Standard Operating Procedures of the Institutional Review Board IV. Continuing Review

A. Reasons for Continuing Review

IRB review is a continuing process. Research projects that were approved by expedited or full board review are re-evaluated on a regularly scheduled interval, at least once per year, as required by the federal government. The level of risk of a study determines the schedule of review; studies presenting higher levels of risk for participants can be reviewed on a more frequent basis. Studies utilizing investigative devices that pose significant risk can be reviewed on a more frequent basis. Reasons for continuing review include:

  • To ensure that the risk/benefit relationship is still acceptable;
  • To ensure that participants remain protected from inappropriate risks;
  • To determine whether new information that may be important to the subject has surfaced;
  • To determine if unanticipated risks were discovered;
  • To ensure the protocol that was previously approved is being followed; and
  • To ensure that the project adheres to regulations and guidelines, which may have been altered since the project was previously approved.

Unless otherwise specified, the approval period for research approved is one year from the date of the approval letter sent by the IRB. In specific cases, the IRB may specify a shorter approval period. Such instances might include complex studies, studies that include vulnerable participants, studies with high risk to participants, and studies conducted at multiple sites. The IRB may also consider the qualifications of the principal investigator and other members of the research team and the specific experiences of the PI and other members of the research team in determining the frequency for continuing review.


The interval for continuing review (the submission of a progress report) is made at the time of initial IRB approval but may be changed upon subsequent IRB review. The IRB has the authority to suspend, terminate, or place restrictions on a study that has previously been approved for reasons of noncompliance or if deemed necessary to ensure protection of human research participants.

B. Documentation Required for Continuing Review

The following information is required for the submittal of continuing review reports:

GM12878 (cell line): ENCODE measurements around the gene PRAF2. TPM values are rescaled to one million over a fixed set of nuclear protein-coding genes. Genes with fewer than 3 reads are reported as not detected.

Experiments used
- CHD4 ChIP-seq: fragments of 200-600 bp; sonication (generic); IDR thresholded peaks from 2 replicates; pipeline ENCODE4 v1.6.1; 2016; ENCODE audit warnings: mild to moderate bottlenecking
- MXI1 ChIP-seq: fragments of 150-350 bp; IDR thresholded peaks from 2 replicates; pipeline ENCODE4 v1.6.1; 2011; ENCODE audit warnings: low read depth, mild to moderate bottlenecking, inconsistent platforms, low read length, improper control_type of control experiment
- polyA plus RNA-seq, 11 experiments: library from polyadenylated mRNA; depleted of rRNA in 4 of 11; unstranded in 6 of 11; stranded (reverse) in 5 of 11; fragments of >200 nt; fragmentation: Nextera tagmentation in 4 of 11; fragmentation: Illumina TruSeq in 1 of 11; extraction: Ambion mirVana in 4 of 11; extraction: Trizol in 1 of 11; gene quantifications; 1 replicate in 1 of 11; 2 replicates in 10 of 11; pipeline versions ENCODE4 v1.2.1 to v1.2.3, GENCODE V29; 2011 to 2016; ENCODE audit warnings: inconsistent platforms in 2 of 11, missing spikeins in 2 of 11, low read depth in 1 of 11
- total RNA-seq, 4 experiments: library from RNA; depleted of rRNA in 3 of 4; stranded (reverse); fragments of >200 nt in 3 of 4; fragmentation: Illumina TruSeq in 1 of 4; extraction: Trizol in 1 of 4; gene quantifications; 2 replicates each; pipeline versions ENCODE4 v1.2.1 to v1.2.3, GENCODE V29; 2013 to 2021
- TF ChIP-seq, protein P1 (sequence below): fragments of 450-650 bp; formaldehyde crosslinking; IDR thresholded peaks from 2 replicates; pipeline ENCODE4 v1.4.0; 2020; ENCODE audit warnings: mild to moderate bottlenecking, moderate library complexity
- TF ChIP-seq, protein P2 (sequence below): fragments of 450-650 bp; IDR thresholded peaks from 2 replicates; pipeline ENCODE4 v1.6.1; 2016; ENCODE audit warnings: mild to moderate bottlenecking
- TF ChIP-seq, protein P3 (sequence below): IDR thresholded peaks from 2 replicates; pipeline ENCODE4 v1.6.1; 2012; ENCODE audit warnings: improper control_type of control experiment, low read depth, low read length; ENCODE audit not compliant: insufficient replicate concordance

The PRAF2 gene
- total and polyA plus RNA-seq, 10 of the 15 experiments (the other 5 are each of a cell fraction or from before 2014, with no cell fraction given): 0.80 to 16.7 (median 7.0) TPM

• A copy of the current complete research protocol, with the text revised to include all previously approved amendments, and a copy of the recruitment documents, consent documents, and instruments if these documents have been amended.
  • Research Study Progress Report that includes the following information:

    • The number of participants entered in the study indicating active or completed;
    • The number of participants still pending and the time frame of subject participation;
    • Details of any adverse or unexpected reactions or side effects that have occurred or are expected (if none then state none); and
    • A brief summary of the results of the research project to date.
  • If the PI wishes to amend the protocol at the time of the extension, the following documents should be submitted:

    • A summary of any changes requested at this renewal.
    • A copy of any new or revised instruments, informed consent documentation, and recruitment materials.

Submit one electronic copy of all materials.

C. Submission Timeline - Continuing Review (Progress Reports)

Continuing review reports are always due no later than one month before the expiration date for approval of the protocol. The due date of the next continuing review report is always stated in the previous approval letter. A reminder that a continuing review report is due will be sent to the principal investigator before the study will expire. This is to allow adequate time for submission and review. It is the responsibility of the principal investigator to submit the continuing review packet before the deadline. It is recommended that investigators, especially those submitting large numbers of protocols, develop their own tracking mechanism for the submission of continuing review reports. Note: Studies that are closed to subject entry but continue to follow participants are still considered to be active studies and must remain in the continuing review process.

D. Consequences of Late Progress Reports for Continuing Review

The IRB has the authority to suspend or terminate approval of research for noncompliance with federal regulations and guidelines and institutional directives regarding continued approval. The submission of progress reports is the responsibility of the investigator.